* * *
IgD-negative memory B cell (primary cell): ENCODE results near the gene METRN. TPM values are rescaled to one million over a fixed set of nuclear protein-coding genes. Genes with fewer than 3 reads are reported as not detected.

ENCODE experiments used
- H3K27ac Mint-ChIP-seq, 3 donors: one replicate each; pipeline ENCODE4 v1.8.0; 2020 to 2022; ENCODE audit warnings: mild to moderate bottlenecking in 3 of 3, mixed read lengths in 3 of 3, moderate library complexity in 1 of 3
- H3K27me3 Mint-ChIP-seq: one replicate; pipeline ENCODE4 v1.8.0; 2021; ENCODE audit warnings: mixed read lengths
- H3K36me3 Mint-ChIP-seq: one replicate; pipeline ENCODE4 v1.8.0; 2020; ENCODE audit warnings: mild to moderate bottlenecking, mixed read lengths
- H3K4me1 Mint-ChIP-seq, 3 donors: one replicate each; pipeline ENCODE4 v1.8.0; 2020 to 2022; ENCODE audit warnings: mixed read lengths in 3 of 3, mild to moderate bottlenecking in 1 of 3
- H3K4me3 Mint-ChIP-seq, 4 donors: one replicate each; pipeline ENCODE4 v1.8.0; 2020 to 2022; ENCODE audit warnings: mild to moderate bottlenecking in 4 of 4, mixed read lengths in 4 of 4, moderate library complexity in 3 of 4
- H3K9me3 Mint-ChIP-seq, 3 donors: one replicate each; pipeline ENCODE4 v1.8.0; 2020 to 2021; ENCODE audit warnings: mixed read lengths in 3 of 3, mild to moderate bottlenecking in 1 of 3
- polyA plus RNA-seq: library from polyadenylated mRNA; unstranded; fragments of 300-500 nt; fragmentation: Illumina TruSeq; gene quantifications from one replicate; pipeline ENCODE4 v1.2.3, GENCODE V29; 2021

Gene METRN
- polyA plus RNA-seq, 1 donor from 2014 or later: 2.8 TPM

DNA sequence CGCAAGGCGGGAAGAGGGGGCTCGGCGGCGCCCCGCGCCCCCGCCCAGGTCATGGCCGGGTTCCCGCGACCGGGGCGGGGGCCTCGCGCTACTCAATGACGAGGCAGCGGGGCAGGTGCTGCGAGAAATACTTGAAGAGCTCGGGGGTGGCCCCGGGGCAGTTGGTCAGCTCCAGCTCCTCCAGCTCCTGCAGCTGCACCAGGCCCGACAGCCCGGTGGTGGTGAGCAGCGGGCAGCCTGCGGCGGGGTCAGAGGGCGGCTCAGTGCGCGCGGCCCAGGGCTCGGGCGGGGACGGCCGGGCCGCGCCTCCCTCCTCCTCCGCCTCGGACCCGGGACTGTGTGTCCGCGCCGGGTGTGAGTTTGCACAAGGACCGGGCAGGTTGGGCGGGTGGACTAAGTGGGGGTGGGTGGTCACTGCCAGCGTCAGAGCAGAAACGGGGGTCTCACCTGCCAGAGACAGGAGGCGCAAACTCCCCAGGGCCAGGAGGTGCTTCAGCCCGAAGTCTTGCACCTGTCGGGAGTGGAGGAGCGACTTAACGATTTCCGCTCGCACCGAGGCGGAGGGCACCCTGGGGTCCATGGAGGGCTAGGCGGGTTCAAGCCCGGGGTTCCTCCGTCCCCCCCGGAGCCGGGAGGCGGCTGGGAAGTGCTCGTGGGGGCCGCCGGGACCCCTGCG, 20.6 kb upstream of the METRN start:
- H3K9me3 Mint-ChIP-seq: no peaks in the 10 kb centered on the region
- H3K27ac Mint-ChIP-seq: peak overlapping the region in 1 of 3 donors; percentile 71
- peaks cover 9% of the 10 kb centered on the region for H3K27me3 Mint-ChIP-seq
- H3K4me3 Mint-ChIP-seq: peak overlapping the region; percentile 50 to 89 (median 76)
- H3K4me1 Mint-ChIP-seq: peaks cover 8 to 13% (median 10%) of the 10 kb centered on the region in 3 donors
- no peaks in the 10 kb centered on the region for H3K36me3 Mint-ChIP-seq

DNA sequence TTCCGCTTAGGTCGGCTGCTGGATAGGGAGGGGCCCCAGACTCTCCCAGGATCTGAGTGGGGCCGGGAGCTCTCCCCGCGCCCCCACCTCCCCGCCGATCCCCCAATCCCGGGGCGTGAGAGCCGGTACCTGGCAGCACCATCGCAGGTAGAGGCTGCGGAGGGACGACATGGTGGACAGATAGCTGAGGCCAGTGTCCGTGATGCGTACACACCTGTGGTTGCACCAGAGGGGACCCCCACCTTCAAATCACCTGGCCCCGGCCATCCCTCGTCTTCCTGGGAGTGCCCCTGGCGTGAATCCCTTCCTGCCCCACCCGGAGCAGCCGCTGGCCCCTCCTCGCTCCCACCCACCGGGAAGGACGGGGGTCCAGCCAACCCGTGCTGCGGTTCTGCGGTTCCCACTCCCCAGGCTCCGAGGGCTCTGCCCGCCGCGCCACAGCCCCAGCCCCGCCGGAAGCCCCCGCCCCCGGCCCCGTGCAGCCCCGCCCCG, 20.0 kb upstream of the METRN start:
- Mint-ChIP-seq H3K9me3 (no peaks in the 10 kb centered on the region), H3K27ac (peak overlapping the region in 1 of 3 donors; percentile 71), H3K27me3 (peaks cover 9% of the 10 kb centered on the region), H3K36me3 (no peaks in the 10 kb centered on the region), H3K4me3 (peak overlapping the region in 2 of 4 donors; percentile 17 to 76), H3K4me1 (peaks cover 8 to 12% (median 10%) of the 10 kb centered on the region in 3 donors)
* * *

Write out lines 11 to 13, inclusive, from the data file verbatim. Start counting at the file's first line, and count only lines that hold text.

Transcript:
- polyA plus RNA-seq, 1 donor from 2014 or later: 2.8 TPM

DNA sequence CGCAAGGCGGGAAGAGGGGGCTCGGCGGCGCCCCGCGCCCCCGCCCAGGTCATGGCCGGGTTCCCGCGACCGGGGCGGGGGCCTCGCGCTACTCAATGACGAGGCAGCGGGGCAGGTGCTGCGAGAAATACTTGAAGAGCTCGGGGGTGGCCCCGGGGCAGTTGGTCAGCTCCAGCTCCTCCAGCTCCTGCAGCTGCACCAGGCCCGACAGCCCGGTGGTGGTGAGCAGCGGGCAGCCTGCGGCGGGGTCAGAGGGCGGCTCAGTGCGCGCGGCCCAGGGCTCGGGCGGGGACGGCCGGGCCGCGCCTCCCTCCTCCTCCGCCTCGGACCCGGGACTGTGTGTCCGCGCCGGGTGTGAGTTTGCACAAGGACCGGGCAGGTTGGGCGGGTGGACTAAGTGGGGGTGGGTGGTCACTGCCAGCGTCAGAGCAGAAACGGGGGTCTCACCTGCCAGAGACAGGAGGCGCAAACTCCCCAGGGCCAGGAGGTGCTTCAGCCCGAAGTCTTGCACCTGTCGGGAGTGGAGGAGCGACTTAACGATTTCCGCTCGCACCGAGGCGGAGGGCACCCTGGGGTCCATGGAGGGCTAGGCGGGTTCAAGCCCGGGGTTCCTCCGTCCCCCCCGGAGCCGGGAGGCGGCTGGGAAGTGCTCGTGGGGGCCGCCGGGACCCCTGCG, 20.6 kb upstream of the METRN start:
- H3K9me3 Mint-ChIP-seq: no peaks in the 10 kb centered on the region